The thing about new things is that they are exciting, until the desire for a different new thing is discovered. In my recent experience of dating apps I've had a taste of the the insatiable appetite for newness. Before a first date I anticipate total disappointment, but instead manage to find anything to like at first encounter. It's only on the rare second date, in the face of an actual relationship prospect, that I look for everything I could possibly dislike.
The advertising industry has run on and fed our desire to constantly look for more, along with the endless possibility of what that might be; 'advertising is based on one thing - happiness. And do you know what happiness is? Happiness is the smell of a new car' according to Don Draper (7). Capitalisation of emotions has helped to make that ultimate destination, 'happiness', ever more elusive; 'like a butterfly, the more you chase it, the more it will evade you, but if you notice the other things around you, it will gently come and sit on your shoulder', Thoreau (8).
In most day-to-day aspects of life we allow for a continuous flux of feelings - what we feel like eating, drinking, watching, reading or doing. Yet when it comes to love, and often work, we talk about 'knowing' - knowing if they're 'the one' for you, or what we 'want to do' (only with the rest of our entire lives, no biggy). In these cases, feeling and knowing can get very tangled up as we desperately look for certainty in an existence that is ever anything but certain. It's one thing knowing how you feel, and it's another skill altogether to understand why... Usually we just feel how we feel, and reflect it into fact.
Feelings about a person, job, place, or even a holiday (9), are as likely to change from one moment to the next as what snack we fancy, depending on circumstance and therefore mood. Yet, since the Age of Enlightenment we've prided ourselves on being cerebral, rational beings, not animals (10). But we are both; our brains haven't changed for 50 000 years (11), so disregarding our animal nature is to deny the adaptable, instinctual and carnal forces that drive us. Unless we recognise, understand and respect those, I worry that we'll continue to destroy things unconsciously.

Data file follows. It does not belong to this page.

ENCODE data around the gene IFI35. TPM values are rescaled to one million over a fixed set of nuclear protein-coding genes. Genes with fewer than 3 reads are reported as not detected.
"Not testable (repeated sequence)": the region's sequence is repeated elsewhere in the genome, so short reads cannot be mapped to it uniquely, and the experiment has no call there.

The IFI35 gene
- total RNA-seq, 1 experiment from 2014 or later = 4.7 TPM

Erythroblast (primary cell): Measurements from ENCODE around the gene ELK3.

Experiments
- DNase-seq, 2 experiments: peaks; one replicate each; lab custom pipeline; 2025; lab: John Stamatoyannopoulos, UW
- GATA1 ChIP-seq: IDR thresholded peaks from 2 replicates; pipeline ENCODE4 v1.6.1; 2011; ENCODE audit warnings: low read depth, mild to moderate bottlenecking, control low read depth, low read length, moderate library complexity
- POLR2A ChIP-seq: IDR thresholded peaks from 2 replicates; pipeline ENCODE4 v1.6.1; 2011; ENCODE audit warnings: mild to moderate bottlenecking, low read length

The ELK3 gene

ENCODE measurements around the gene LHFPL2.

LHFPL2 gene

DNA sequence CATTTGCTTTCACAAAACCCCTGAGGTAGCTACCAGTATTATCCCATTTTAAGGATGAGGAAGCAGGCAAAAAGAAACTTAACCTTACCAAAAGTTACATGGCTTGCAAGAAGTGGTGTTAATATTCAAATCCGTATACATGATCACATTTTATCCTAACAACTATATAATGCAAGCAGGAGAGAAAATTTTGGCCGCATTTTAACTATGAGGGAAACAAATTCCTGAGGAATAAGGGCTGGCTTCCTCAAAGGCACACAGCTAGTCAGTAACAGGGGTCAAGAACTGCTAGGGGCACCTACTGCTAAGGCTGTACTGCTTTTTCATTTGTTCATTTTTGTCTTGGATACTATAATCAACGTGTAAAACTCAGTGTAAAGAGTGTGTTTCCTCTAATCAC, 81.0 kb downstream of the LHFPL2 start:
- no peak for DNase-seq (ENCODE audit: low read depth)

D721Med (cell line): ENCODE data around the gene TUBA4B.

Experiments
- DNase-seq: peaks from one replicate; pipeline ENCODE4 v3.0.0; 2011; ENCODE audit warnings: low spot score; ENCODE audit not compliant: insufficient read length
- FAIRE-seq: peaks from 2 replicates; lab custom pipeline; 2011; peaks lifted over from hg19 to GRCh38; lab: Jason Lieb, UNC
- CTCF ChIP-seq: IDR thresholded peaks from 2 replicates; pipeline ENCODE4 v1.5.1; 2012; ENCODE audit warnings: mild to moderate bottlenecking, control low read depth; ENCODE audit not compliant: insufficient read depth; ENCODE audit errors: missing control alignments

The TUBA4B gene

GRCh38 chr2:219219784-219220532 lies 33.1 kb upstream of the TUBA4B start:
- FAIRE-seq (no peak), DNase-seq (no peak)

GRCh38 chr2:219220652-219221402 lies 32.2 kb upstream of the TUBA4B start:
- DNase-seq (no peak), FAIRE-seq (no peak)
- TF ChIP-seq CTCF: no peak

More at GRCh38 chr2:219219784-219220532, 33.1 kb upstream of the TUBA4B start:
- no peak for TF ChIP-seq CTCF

There'll always be things we don't like about the people, jobs and places that we love, it doesn't mean we should sack it all in. But when it comes to being 'in love', the expectation is that we should love every little annoying thing about someone. Anyone who's been in a long term relationship or truly loves themselves knows that it's about bearing the bits you don't like and loving someone anyway, in all our glorious imperfection (else we'll end up with robots that we can programme to behave the way we feel like them behaving, which sounds a bit like an episode of Black Mirror, so probably wouldn't be a good thing).
To have healthy relationships with ourselves, others and our lives (another word for this I guess is 'society'?) I think we need more tolerance, recognition and distinction of feelings, their inconsistency, and what they can show us when we want to be impulsive, reactive, destructive, creative or passionate. Maya Angelou said 'people will forget what you said, people will forget what you did, but people will never forget how you made them feel'. So if we hear or say the words 'it's not you, it's me', as unbelievable as it might sound, it actually isn't you, it's always me.
(1) Brené Brown, 2010, The Power of Vulnerability, TED Talk
(2) A Midsummer Night's Dream, 1595/96, William Shakespeare
(3) Sam Leith, 2019, Love Factually by Laura Mucha – the 'science' of who and how we love', The Guardian
(4) Patrick Maguire & Anoosh Chakelin, 2018, The deepest cuts: austerity measured, New Statesman
(5) David Lammy, 2019, Brexit Speech, Facebook
(6) 2019, Brexit: No majority for any options after MPs' votes, BBC News
(7) Matthew Weiner, 2007-2015, Mad Men
(8) Henry David Thoreau > Quotes, Good Reads
(9) Alain De Botton, 2002, The Art of Travel (book)
(10) Jessie Szalay, 2016, What Was the Enlightenment?, Live Science
(11) Mathieu Roy and Harold Crooks, 2011, Surviving Progress (film)